Portsmouth Visual Label Program
Born in 1798 into a family of Portsmouth Mariners, John Samuel Blunt was apprenticed in the Boston workshop of artist John Ritto Penniman where, from age 14 to 21, he mastered the art of ornamentation. Here, he met other ambitious young artists who yearned, as he did, to transcend artwork into the fine art of painting portraits and landscapes. After a career of only a dozen years in Portsmouth and Boston, Blunt was one of an emerging group of American landscape artists to paint directly from nature.
New Hampshire State Seal, 1819 Completing his apprenticeship in 1819, Blunt sketched from nature and painted landscape views. His earliest known work is this Seal of New Hampshire painted for the new state capitol building erected in Concord in 1816. The seal features, as a symbol of the state's economy, a ship under construction at the water's edge, a scene familiar to Blunt from his youth in Portsmouth. John Samuel Blunt, New Hampshire State Seal, painted panel. Courtesy of New Hampshire Historical Society, Concord, N.H.
Advertisement in NH Gazette In 1821, the 23-year-old John S. Blunt began ten years as an ornamental and portrait painter in Portsmouth, renting rooms on Daniel Street. His everyday work included gilding frames, ornamenting lamps and tins, painting fire buckets, lettering and
blacking coffin plates, painting signs, decorating rocking chairs, gilding ship's figureheads, numbering church pews, and graining, striping and decorating. Right: Newspaper Advertisement from the New Hampshire Gazette, June 3, 1821, Courtesy of the Portsmouth Athenaeum. The scene opposite Blunt's Daniel Street studio (Hale's Hat Store, right), from J.S. Blunt sketchbook. Right: Drawing: J.S. Blunt Sketchbook, Courtesy of Portland Athenaeum.
View of Portsmouth Blunt's landscape masterpiece is a huge View of Portsmouth from Freeman's Point about 1830. The heart of his panorama captures the city from a mile upriver. To the left is the wooden pile bridge from Noble's Island in Kittery, built in 1822. Across the North Mill Pond in the foreground are sailing ships beside North End wharves and warehouses. The compact urban skyline is punctuated by a windmill atop a nearby hill and the towers, spires, and cupolas of the city's eight churches. John Samuel Blunt, Detail View of Portsmouth from Freeman's Point, circa 1830, Oil on canvas. Courtesy of City of Portsmouth, Gift of Mayor William H. Sise.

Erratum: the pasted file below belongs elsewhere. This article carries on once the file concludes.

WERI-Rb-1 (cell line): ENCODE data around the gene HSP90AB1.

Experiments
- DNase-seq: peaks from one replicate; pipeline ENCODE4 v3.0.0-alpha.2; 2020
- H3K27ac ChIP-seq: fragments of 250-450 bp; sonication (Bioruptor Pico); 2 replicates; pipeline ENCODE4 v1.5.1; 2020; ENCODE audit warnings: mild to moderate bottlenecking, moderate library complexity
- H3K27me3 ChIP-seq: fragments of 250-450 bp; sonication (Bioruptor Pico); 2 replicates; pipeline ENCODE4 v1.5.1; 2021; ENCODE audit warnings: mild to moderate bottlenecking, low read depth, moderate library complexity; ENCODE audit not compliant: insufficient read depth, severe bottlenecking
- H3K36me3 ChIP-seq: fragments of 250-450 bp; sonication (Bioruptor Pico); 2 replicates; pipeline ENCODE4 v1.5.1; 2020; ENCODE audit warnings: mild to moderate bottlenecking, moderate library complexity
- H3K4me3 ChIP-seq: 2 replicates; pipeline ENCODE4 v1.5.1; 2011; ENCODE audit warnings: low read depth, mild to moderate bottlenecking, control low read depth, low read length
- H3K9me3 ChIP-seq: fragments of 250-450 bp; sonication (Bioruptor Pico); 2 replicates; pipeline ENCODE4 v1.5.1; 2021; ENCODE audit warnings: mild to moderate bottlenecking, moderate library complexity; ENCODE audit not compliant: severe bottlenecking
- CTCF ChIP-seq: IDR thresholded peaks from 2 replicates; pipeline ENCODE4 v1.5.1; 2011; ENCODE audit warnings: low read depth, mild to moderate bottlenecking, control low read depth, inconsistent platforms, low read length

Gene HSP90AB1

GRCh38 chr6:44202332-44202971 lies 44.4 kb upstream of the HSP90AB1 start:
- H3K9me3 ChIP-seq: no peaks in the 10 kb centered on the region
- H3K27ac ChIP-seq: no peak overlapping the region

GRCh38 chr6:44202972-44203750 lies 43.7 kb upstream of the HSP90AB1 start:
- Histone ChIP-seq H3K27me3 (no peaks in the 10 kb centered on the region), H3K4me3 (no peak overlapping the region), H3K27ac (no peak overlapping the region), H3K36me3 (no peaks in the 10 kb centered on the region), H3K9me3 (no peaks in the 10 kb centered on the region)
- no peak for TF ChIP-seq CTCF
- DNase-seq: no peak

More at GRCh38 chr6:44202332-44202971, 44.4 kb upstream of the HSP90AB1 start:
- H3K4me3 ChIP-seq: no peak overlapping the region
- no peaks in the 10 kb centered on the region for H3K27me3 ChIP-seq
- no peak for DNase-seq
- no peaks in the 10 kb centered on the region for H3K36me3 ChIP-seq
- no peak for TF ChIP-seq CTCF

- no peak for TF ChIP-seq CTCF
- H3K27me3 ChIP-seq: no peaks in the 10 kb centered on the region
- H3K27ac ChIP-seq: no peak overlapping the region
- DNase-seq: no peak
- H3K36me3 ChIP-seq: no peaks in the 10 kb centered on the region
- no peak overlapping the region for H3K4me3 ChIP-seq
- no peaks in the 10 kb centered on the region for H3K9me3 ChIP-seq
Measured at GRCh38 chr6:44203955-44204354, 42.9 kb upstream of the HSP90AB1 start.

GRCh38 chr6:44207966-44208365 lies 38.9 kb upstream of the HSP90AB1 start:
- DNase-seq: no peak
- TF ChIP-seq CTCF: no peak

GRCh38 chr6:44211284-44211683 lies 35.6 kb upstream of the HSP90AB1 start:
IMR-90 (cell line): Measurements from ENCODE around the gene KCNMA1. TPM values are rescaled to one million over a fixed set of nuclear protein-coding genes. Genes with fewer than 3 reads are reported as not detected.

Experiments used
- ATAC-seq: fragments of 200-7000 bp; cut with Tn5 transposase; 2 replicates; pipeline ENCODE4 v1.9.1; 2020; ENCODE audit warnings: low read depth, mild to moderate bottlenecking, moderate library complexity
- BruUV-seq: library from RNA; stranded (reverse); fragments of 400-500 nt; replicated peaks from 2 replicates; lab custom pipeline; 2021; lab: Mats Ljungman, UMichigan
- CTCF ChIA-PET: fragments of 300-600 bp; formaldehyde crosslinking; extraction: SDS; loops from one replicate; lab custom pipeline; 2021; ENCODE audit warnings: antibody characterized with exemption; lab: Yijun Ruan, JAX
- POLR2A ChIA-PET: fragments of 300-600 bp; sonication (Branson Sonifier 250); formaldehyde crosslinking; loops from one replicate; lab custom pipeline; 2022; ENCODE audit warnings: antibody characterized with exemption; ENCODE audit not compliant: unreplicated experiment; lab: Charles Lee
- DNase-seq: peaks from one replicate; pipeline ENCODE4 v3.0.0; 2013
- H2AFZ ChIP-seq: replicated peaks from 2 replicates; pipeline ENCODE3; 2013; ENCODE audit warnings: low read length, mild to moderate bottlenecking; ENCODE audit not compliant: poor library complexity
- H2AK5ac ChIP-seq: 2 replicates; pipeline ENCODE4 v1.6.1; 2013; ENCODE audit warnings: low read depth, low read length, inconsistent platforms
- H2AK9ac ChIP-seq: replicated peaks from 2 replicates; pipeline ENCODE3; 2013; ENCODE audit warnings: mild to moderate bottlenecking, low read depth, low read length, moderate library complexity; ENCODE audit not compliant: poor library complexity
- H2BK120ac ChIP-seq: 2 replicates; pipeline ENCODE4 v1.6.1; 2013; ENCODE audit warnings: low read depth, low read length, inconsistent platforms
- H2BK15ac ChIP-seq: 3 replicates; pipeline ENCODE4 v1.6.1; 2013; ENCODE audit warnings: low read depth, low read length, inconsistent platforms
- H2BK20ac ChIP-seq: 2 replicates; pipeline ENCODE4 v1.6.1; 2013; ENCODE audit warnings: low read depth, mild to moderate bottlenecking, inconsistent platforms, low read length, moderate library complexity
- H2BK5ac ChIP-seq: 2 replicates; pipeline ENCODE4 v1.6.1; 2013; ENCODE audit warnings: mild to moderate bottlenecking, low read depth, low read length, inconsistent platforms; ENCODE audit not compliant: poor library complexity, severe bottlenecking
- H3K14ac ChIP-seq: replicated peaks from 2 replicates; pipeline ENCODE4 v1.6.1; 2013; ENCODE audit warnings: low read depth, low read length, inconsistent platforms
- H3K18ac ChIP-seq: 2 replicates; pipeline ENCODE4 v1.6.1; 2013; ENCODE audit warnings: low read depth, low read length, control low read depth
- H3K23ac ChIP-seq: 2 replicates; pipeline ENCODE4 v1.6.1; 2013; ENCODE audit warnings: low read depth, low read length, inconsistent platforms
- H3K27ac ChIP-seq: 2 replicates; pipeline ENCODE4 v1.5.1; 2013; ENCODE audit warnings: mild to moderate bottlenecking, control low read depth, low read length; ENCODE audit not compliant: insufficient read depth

Self Portrait John Samuel Blunt, 1798-1835, self-portrait, Oil on canvas, Private Collection.
View of the Piscataqua River While Blunt supported his growing family by his craft, he also found time to paint a number of water views of ships and the Portsmouth Naval Ship Yard, such as this 1824 view of the Piscataqua River from Nobel's Wharf in 1825, he opened a drawing and painting school and soon moved his studio to new rooms at the corner of State and Court streets. In 1830, Blunt moved to Boston, where he continued to work as an artist until 1835, when he died at age 37 on a home from New Orleans to Boston. John Samuel Blunt, View of the Piscataqua River from Nobel's Wharf, 1824. Oil on canvas. Courtesy of Portsmouth Athenaeum. Gift of Joseph and Jean Sawtelle. Funding for this marker was provided by the city of Portsmouth, 2011.